Ugh! The Supreme Court has sent Byron Allen’s $20 billion discrimination lawsuit against Comcast back to a lower court for review. Find out why and what’s next inside…
Black media mogul Byron Allen took an “L” in court.  And that’s pretty unfortunate, as this may have set an unhelpful precedent for those who have valid racial discrimination claims.
The U.S. Supreme Court unanimous ruled Byron Allen’s $20 billion discrimination lawsuit filed against Comcast be sent back to the 9th U.S. Circuit Court of Appeals to reconsider Byron’s discrimination claims in order for his lawsuit to proceed in federal court. He must provide proof that racial bias was the sole reason the cable giant refusal to carry his TV channels. Basically, another win for the telecommunications company.
Of course, Comcast is hype about the ruling.
“We are pleased the Supreme Court unanimously restored certainty on the standard to bring and prove civil rights claims,” a rep for Comcast said in a statement. “The well-established framework that has protected civil rights for decades continues. The nation’s civil rights laws have not changed with this ruling; they remain the same as before the case was filed.”

Despite the ruling, Byron – CEO of Entertainment Studios – has vowed to keep fighting for justice.
“Unfortunately, the Supreme Court has rendered a ruling that is harmful to the civil rights of millions of Americans. This is a very bad day for our country,” Allen said in a statement. “We will continue our fight by going to Congress and the presidential candidates to revise the statute to overcome this decision by the United States Supreme Court, which significantly diminishes our civil rights.”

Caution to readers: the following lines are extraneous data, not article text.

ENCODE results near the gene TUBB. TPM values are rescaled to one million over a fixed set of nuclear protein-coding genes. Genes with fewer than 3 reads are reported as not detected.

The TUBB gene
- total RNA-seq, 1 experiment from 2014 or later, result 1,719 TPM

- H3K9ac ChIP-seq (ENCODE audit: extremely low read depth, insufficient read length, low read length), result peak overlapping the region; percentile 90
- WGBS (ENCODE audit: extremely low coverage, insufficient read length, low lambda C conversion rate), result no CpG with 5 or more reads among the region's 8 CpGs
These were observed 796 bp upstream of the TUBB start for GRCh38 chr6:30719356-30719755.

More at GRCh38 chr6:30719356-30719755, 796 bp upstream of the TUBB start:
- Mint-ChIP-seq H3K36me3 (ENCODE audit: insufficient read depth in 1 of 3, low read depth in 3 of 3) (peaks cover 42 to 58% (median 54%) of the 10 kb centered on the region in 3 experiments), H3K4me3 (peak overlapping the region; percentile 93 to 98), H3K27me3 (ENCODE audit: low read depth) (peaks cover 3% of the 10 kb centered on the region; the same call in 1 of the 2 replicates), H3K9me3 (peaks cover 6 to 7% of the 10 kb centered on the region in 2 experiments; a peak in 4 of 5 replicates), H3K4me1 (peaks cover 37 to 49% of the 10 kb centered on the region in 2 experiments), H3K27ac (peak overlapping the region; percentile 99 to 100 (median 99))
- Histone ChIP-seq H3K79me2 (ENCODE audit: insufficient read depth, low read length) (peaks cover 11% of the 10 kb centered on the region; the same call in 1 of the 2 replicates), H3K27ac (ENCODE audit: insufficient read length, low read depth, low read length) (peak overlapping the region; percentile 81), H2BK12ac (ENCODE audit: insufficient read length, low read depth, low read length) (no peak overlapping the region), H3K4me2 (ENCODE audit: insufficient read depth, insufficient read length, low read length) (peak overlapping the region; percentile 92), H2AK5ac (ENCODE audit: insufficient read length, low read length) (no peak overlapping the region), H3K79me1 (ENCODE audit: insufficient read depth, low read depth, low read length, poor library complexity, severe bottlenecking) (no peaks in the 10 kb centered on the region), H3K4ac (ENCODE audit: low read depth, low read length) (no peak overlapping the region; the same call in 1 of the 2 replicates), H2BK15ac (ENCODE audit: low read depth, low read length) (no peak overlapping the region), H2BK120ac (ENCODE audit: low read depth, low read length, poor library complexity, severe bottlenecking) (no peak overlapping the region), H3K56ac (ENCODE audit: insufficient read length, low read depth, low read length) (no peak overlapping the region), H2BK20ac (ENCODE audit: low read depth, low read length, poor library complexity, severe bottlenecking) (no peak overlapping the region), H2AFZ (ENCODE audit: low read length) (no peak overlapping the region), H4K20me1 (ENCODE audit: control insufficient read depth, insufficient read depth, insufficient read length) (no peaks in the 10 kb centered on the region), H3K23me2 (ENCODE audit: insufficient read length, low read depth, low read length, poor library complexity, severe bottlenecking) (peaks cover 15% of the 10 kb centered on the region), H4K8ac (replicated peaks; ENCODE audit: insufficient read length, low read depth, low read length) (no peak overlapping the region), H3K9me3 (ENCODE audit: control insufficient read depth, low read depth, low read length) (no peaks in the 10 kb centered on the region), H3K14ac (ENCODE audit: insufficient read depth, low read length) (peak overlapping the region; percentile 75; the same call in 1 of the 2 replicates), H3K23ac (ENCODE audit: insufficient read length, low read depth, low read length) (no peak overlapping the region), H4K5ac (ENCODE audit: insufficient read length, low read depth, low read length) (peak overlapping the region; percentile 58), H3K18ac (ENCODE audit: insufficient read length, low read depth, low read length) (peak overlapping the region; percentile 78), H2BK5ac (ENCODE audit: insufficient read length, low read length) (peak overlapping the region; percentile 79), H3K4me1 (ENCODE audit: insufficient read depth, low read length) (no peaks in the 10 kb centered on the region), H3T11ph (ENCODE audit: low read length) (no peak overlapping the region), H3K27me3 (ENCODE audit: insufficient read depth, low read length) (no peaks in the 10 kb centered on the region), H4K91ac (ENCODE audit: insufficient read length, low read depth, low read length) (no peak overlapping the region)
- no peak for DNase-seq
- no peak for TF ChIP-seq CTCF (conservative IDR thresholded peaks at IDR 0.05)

Byron’s lawsuit been considered as the most important civil rights case of our time.
The mogul and Comcast have been battling in court for years after he filed a $20 billion lawsuit against them in 2015. He made claims that the company refused to carry Entertainment Studios Networks’ cable channels – which include Cars.TV and Pets.TV – because of his race.
A few weeks ago, Byron’s network offered $8.5 billion – CASH – bid for the Tegna Station Group, a Virginia-based company that covers massive territory across the nation. The company owns 52 stations in 61 markets, including an abundance of big-four network affiliates in many of the largest markets. In total, Tegna covers 39% of the country’s media channels.
In 2018, Allen’s network purchased the Weather Channel via his company Allen Media Group. Last fall, the media mogul coughed up $290 million to purchase 11 small-market television stations from USA Television to add to his already impressive portfolio. In August 2019, Byron partnered with Sinclair Broadcast Group to acquire the Fox Regional Sports Networks from Disney in a deal worth $10.6 billion.
Also, Byron’s Allen Media copped four small-market TV stations from Bayou City Broadcasting for $165 million.
He’s becoming one of the nation’s largest African American owners of local TV stations and Comcast is seemingly trying to put a stop to that, for whatever reason.
Photo: Getty